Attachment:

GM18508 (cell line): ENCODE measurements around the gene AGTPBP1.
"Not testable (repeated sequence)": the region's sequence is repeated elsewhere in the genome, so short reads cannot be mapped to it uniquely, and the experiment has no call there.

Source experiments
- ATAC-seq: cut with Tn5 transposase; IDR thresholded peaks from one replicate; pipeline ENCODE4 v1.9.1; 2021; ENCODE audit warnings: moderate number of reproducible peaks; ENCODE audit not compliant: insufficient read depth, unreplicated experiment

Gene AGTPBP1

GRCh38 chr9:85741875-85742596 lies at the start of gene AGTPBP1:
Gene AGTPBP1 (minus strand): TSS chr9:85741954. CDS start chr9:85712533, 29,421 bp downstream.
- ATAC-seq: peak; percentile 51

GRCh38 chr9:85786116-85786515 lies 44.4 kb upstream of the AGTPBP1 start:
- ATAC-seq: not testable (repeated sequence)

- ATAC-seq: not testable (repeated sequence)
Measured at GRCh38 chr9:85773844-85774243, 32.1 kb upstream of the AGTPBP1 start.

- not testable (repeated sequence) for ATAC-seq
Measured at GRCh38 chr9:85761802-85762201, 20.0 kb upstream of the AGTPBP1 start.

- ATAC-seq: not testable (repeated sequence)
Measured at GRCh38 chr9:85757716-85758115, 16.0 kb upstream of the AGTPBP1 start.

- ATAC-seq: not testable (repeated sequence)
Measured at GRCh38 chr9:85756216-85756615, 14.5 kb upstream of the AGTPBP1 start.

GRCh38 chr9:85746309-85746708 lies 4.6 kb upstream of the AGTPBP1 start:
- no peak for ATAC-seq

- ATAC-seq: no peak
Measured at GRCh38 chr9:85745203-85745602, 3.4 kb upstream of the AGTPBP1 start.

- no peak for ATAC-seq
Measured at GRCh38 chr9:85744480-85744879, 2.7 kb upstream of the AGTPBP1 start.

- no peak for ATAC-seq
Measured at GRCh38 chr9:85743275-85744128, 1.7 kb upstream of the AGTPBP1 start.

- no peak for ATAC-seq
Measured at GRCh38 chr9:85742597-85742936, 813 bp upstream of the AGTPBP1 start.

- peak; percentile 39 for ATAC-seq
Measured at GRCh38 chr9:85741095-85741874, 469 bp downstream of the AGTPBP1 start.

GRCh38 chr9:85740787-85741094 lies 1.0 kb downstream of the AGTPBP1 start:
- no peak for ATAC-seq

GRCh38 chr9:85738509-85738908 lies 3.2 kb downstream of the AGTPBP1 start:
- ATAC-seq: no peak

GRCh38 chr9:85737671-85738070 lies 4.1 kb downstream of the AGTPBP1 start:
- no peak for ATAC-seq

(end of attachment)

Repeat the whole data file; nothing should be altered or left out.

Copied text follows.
GM18508 (cell line): ENCODE measurements around the gene AGTPBP1.
"Not testable (repeated sequence)": the region's sequence is repeated elsewhere in the genome, so short reads cannot be mapped to it uniquely, and the experiment has no call there.

Source experiments
- ATAC-seq: cut with Tn5 transposase; IDR thresholded peaks from one replicate; pipeline ENCODE4 v1.9.1; 2021; ENCODE audit warnings: moderate number of reproducible peaks; ENCODE audit not compliant: insufficient read depth, unreplicated experiment

Gene AGTPBP1

GRCh38 chr9:85741875-85742596 lies at the start of gene AGTPBP1:
Gene AGTPBP1 (minus strand): TSS chr9:85741954. CDS start chr9:85712533, 29,421 bp downstream.
- ATAC-seq: peak; percentile 51

GRCh38 chr9:85786116-85786515 lies 44.4 kb upstream of the AGTPBP1 start:
- ATAC-seq: not testable (repeated sequence)

- ATAC-seq: not testable (repeated sequence)
Measured at GRCh38 chr9:85773844-85774243, 32.1 kb upstream of the AGTPBP1 start.

- not testable (repeated sequence) for ATAC-seq
Measured at GRCh38 chr9:85761802-85762201, 20.0 kb upstream of the AGTPBP1 start.

- ATAC-seq: not testable (repeated sequence)
Measured at GRCh38 chr9:85757716-85758115, 16.0 kb upstream of the AGTPBP1 start.

- ATAC-seq: not testable (repeated sequence)
Measured at GRCh38 chr9:85756216-85756615, 14.5 kb upstream of the AGTPBP1 start.

GRCh38 chr9:85746309-85746708 lies 4.6 kb upstream of the AGTPBP1 start:
- no peak for ATAC-seq

- ATAC-seq: no peak
Measured at GRCh38 chr9:85745203-85745602, 3.4 kb upstream of the AGTPBP1 start.

- no peak for ATAC-seq
Measured at GRCh38 chr9:85744480-85744879, 2.7 kb upstream of the AGTPBP1 start.

- no peak for ATAC-seq
Measured at GRCh38 chr9:85743275-85744128, 1.7 kb upstream of the AGTPBP1 start.

- no peak for ATAC-seq
Measured at GRCh38 chr9:85742597-85742936, 813 bp upstream of the AGTPBP1 start.

- peak; percentile 39 for ATAC-seq
Measured at GRCh38 chr9:85741095-85741874, 469 bp downstream of the AGTPBP1 start.

GRCh38 chr9:85740787-85741094 lies 1.0 kb downstream of the AGTPBP1 start:
- no peak for ATAC-seq

GRCh38 chr9:85738509-85738908 lies 3.2 kb downstream of the AGTPBP1 start:
- ATAC-seq: no peak

GRCh38 chr9:85737671-85738070 lies 4.1 kb downstream of the AGTPBP1 start:
- no peak for ATAC-seq